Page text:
In all these four accounts Jesus associates the cup of wine with his death. And he gives significance to his death by linking his death to the blood that was used in the Exodus account to seal and ratify the covenant between Israel and God. He says that his death will usher in a new covenant. 

We who are Christian have heard these words so many, many times in celebrations of the communion service that we can lose touch with what Jesus is saying. By his death, Jesus is ratifying a new covenant. But just what is this new covenant? 

Proclaiming the New Covenant through the Eucharist

It is a new development in the old covenant God entered into with Israel at Mount Sinai. In this new covenant God opens up the exclusive covenant he established with Israel to embrace the Gentiles as well. The exclusive covenant with Israel becomes a covenant universal in scope. We Christians are wrong to say the new covenant replaces the covenant God has with Israel. Rather the new covenant preserves that covenant, but now enables Gentiles to share in its benefits and responsibilities.

The one who seems to have first grasped the full significance of this development is the apostle Paul. He expounds upon it throughout his letters, but most especially in his Letter to the Galatians and his Letter to the Ephesians. And in this development God was fulfilling his promise to Abraham that in him (Abraham) that all the families of the earth shall be blessed (Genesis 12:3).

The Eucharist proclaims the message of Christianity. We call it Gospel…

It is this new development in God’s covenant with Israel that we Christians commemorate in our repeated celebrations of the communion service, which Christian tradition calls the Eucharist. The word Eucharist comes from the Greek word eucharisto, which means to give thanks. In the Eucharist, we give thanks to God for the astounding blessing that God has conferred upon humanity in the life, death, resurrection, and ascension of Jesus. 

The Eucharist proclaims the message of Christianity. We call it Gospel (god spell in old English or good news in modern English). In Jesus God was at work to open up the exclusive covenant he made with Israel at Sinai (the old covenant) to embrace all of humanity (the new covenant).*** Now all of humanity can share in the privileges of the covenant and also in its responsibilities of being a kingdom of priests and a holy nation.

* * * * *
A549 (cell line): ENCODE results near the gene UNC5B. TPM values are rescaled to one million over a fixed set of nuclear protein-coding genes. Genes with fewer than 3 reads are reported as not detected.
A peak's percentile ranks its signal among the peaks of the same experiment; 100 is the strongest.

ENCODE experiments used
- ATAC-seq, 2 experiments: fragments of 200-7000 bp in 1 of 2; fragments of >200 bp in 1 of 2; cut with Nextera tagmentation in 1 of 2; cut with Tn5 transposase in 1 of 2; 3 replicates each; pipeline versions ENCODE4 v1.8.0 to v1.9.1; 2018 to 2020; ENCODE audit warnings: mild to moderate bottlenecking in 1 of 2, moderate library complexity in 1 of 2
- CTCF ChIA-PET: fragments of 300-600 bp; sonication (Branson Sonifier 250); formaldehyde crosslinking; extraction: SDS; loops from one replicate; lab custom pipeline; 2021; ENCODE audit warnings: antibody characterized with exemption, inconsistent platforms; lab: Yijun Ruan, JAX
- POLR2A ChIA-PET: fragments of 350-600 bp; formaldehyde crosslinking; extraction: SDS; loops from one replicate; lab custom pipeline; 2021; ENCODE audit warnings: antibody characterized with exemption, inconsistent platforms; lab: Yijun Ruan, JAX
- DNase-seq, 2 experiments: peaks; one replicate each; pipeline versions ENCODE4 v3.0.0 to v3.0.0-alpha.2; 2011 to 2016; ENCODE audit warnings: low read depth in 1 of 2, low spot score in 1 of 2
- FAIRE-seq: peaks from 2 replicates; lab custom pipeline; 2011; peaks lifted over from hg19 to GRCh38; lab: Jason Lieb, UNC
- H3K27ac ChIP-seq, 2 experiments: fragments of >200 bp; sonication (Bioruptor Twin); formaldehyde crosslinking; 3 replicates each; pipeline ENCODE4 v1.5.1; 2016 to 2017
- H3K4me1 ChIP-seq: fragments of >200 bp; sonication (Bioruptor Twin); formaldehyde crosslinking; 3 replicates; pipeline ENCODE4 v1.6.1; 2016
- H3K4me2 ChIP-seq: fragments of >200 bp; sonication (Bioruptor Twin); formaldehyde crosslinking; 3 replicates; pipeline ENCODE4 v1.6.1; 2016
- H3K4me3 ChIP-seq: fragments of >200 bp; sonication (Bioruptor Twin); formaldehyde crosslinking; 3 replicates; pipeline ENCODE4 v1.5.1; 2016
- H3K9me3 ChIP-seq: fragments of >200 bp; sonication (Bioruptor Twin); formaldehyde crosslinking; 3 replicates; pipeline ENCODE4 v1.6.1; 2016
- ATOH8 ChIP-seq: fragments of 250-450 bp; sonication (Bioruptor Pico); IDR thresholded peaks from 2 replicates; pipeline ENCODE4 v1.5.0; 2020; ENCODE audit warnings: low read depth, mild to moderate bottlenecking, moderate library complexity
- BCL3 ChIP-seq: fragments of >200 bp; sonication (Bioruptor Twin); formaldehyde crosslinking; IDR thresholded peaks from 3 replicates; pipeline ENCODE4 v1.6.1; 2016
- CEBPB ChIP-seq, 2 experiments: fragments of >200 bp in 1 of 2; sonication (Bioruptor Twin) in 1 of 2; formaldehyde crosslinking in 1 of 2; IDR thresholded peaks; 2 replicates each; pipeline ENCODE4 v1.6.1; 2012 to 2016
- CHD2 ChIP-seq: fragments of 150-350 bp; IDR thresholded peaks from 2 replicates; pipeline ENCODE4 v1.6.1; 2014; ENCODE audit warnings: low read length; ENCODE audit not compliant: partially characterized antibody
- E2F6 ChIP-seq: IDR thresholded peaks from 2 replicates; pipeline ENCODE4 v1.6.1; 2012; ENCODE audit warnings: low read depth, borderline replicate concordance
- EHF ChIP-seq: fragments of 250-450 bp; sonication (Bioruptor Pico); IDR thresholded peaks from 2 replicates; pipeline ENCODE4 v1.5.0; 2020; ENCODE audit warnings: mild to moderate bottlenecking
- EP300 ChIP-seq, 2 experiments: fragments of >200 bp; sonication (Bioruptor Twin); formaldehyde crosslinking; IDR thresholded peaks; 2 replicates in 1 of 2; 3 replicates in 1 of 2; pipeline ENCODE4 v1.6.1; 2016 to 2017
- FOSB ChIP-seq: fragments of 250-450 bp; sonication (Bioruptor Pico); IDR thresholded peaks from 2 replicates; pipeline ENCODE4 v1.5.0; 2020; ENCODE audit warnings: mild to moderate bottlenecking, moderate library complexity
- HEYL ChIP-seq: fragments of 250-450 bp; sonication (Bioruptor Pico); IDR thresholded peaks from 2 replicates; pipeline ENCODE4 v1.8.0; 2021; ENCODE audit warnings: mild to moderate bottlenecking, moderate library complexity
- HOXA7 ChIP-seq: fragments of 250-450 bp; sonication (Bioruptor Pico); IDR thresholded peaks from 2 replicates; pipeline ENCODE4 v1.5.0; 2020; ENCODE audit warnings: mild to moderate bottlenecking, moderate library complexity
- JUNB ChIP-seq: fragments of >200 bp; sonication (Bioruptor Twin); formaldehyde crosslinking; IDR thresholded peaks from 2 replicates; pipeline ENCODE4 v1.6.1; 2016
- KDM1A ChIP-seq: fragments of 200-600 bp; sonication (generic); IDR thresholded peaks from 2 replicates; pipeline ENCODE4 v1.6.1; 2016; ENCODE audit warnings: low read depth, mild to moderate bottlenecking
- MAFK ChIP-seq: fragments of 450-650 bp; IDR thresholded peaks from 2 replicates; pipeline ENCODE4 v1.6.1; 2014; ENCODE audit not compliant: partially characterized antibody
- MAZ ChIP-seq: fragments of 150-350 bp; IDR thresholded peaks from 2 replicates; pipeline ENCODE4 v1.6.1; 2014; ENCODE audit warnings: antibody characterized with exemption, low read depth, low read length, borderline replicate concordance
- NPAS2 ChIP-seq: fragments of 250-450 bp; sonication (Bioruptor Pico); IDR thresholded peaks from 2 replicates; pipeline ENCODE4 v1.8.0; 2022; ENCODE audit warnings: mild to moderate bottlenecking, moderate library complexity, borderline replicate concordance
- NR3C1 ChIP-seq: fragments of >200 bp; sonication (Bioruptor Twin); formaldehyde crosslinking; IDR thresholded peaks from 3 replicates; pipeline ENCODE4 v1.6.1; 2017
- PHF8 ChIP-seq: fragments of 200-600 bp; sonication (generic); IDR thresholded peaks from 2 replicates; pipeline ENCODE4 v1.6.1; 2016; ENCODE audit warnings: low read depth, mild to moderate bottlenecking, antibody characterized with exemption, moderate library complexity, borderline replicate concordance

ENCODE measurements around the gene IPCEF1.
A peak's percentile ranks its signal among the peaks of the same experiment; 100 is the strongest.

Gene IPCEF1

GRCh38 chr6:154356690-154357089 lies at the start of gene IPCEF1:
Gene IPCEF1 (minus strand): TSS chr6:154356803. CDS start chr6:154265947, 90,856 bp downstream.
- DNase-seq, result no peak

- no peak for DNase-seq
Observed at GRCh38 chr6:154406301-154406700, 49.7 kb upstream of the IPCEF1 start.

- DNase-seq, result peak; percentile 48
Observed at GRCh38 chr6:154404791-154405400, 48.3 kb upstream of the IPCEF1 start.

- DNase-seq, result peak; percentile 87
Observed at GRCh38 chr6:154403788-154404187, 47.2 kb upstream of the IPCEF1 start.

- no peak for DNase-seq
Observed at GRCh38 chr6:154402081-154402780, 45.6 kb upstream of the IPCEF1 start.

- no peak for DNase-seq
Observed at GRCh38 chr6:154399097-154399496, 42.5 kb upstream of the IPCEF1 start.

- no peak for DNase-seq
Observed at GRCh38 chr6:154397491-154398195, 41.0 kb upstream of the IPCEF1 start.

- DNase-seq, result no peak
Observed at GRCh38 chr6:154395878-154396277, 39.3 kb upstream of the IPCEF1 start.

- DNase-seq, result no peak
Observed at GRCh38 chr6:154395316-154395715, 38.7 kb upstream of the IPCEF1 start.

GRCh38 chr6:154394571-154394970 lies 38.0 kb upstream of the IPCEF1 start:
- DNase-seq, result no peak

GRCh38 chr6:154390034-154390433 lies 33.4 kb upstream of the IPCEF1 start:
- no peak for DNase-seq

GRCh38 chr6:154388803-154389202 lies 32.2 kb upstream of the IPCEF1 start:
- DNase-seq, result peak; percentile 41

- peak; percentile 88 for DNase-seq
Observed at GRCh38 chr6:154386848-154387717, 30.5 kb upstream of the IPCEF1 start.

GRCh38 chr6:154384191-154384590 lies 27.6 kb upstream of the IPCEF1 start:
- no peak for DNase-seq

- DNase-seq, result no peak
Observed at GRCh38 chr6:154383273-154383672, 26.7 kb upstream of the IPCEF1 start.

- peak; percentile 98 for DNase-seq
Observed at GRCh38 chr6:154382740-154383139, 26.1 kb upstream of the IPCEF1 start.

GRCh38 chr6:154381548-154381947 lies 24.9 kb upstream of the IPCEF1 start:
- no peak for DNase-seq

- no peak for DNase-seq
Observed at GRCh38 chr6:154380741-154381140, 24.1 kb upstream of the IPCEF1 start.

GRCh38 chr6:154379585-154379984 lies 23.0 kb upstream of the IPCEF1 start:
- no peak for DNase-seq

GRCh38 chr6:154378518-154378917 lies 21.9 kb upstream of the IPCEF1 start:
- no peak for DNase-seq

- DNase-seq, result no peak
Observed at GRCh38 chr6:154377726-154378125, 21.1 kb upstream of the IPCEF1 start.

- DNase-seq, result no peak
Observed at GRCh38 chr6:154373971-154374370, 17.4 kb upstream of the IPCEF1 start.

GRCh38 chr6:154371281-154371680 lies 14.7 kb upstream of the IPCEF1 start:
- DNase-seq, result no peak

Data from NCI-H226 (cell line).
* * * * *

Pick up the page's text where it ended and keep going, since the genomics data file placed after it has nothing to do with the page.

The death of Jesus becomes the sacrificial blood that signs and seals that new covenant. As a Christian, I can only respond: Thanks be to God!


* The people had previously said these words in chapter 19:8 when Moses first reveals to the Israelites God’s intention of establishing a covenant with Israel. But they speak in ignorance. They do not yet know any of the specific provisions of the covenant. After chapters 20-23, with the Ten Commandments and the Book of the Covenant, they now know something of the specifics of what they are agreeing to. When they speak in chapter 24, they speak, therefore, from a more informed basis. This gives much more heft to their promise.

** There is an allusion to this transparent pavement in the vision the elder John has of God’s throne room in heaven as recounted in Revelation 4. There John sees the pavement in front of God’s throne as something like a sea of glass, like crystal (Revelation 4:6).

*** The Latin word used to translate the Hebrew word for covenant (berith) is the word testamentum. It is the origin of the English names we give to the two parts of the Christian Bible: the Old Testament and the New Testament. 

Exodus: Scared to Death of God

Israel has one direct encounter with God and does not want to repeat it.

Chapters 19-24 of Exodus recount the process of establishing the covenant* between God and Israel. That process begins with a direct encounter between God and the people centered upon Mount Sinai. It is recounted in 19:16-25. 

The encounter is preceded by preparations. The people are to wash their clothes. They are to refrain from sex. And Moses gives them strict instructions on respecting boundaries. No one is to climb the mountain or even touch it. These preparations suggest the solemnity of what is about to happen. 

On the third day, God descends upon the mountain. No one actually sees God, but dramatic natural phenomena indicate his presence. Thunder and lightning occur. Fire and smoke enwrap the mountain. And a loud, blaring trumpet sound pierces the air. 

It is not possible to scientifically identify just what natural phenomenon are happening on the mountain. The language uses powerful forces of nature to suggest something of the awesomeness of God’s direct presence upon the mountain. The people are meant to be impressed that they are in the presence of the divine. 

Why is this so important? What’s at stake in this experience? 

I think the answer is that God wants to make unmistakably clear that this covenant is a true pact between God and the people. The covenant is not a pious fraud. It has not been foisted upon them out of the fertile imagination of Moses or of his drive for power. Nor is it the product of some mass hysterical delusion that sweeps through the people. The covenant is a true initiative of the true God with this people Israel.

It also does two other things. First, we notice that in the appearance of God on the mountain, God speaks. But he speaks not directly to the people but to Moses. The text suggests that the people overhear the voices, but the voice of God is not addressed to them.

The words God speaks are the Ten Commandments. This theophany (a technical theological word meaning a visible appearance of God) is meant to give great authority to those words. They are the direct words of God. Instead of seeing the face of God, the people receive the words of God. 

Moses as Mediator

And second, the theophany underscores the role of Moses as leader of the people and as the mediator or go-between between God and the people. The laws of the Torah will be communicated to Moses and Moses will them communicate them to the people. Likewise Moses will be the vehicle for communicating the people’s concerns and requests to God.